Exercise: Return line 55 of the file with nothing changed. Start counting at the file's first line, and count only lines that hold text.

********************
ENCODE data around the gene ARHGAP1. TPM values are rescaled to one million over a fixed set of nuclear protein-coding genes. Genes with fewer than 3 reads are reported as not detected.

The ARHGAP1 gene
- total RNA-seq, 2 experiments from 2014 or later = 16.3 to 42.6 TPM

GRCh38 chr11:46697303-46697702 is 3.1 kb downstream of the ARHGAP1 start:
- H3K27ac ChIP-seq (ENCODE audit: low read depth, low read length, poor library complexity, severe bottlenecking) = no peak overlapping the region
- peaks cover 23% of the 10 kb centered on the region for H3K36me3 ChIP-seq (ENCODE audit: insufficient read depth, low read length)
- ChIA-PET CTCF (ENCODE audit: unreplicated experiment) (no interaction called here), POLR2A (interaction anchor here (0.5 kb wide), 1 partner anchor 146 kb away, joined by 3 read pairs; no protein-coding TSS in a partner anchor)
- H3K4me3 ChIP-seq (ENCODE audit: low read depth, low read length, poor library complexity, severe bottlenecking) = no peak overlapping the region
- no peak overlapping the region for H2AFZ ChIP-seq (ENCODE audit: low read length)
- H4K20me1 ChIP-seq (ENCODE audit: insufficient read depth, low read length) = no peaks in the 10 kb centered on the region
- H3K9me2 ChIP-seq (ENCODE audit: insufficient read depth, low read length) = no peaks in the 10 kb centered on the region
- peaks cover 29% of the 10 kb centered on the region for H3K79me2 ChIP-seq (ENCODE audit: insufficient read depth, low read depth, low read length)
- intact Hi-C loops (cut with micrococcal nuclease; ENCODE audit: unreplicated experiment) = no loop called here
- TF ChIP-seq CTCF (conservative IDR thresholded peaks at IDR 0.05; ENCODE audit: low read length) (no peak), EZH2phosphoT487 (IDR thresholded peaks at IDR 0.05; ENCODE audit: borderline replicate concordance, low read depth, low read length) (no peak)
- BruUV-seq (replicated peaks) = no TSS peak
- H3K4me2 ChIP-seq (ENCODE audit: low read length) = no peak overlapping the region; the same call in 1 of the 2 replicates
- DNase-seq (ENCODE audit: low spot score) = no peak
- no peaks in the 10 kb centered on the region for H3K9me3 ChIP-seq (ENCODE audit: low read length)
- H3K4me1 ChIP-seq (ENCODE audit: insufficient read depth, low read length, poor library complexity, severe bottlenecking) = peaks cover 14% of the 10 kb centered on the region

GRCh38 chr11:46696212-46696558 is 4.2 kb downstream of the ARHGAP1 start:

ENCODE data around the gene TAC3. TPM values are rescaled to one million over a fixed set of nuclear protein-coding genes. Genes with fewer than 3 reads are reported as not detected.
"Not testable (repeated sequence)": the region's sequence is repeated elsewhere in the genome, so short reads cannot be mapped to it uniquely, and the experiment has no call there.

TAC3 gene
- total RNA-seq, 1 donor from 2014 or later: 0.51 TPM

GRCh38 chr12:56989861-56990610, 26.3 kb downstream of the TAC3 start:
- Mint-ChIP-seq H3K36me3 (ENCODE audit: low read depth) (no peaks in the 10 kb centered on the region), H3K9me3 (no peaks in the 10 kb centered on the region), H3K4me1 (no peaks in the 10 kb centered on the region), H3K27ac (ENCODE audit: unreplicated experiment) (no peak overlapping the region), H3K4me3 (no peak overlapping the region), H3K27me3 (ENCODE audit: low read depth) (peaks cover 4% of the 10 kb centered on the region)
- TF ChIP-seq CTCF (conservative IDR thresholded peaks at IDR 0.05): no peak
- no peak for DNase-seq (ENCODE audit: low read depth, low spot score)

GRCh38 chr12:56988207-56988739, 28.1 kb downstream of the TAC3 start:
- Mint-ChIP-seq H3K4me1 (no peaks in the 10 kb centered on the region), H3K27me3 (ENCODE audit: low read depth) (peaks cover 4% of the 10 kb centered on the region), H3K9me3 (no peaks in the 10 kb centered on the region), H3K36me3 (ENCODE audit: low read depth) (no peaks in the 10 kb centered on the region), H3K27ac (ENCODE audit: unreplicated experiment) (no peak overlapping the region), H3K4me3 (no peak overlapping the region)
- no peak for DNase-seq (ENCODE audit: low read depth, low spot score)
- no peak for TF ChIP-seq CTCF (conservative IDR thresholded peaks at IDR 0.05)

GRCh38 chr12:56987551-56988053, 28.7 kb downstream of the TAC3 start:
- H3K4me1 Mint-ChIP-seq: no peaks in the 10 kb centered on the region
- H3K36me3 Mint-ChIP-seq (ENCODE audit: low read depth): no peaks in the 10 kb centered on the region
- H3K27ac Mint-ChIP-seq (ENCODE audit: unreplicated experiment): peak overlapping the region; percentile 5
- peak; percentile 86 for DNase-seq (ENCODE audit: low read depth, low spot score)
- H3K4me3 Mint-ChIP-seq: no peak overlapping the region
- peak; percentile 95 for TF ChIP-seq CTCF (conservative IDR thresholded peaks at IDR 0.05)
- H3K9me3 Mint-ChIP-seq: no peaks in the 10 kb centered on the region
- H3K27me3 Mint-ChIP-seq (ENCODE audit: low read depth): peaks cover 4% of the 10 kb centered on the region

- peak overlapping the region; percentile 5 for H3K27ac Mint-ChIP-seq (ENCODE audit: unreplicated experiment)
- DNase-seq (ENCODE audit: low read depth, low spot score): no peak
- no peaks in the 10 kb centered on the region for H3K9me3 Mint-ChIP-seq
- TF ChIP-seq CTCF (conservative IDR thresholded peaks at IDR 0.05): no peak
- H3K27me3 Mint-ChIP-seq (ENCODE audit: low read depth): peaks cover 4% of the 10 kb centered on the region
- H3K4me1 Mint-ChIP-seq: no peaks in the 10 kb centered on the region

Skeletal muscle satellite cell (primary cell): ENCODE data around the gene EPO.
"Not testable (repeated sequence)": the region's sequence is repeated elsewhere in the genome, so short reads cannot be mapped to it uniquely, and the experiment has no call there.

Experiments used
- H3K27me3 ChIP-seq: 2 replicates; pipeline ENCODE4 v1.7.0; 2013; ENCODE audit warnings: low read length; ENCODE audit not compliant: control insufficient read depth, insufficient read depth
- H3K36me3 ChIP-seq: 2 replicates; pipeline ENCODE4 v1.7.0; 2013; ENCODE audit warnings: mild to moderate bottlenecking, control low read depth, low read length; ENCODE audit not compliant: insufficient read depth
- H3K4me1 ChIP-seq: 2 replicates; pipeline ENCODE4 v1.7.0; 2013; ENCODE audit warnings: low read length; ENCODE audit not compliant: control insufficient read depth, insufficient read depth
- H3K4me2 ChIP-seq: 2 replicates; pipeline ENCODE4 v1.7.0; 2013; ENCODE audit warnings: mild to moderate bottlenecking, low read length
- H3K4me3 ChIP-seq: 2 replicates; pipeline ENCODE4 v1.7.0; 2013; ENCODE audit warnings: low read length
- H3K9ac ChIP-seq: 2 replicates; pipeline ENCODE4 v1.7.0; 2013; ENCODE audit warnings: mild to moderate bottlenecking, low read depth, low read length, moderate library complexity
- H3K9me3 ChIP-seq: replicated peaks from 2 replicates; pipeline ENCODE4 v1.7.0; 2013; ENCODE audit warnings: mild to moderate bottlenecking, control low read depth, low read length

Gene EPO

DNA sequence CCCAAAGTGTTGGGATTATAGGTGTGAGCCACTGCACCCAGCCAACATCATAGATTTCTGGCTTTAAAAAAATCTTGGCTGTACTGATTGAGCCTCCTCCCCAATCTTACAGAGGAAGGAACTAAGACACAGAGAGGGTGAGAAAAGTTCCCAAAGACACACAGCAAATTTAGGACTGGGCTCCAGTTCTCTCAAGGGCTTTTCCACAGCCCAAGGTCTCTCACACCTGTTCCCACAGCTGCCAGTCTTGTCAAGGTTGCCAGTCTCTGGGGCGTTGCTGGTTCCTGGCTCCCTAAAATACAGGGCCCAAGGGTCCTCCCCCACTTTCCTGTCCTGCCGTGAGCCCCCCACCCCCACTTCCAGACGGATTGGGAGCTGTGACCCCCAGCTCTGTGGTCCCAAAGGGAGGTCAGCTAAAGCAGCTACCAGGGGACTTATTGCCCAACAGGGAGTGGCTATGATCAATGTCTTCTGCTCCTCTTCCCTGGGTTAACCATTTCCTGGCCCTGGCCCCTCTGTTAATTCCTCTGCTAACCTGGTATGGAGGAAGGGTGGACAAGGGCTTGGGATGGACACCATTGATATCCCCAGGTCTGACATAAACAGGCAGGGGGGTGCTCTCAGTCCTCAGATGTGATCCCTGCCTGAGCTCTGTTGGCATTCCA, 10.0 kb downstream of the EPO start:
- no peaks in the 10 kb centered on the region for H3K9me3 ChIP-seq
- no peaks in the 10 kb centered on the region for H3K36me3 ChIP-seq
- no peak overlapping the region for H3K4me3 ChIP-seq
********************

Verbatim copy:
- H3K4me3 ChIP-seq: 2 replicates; pipeline ENCODE4 v1.7.0; 2013; ENCODE audit warnings: low read length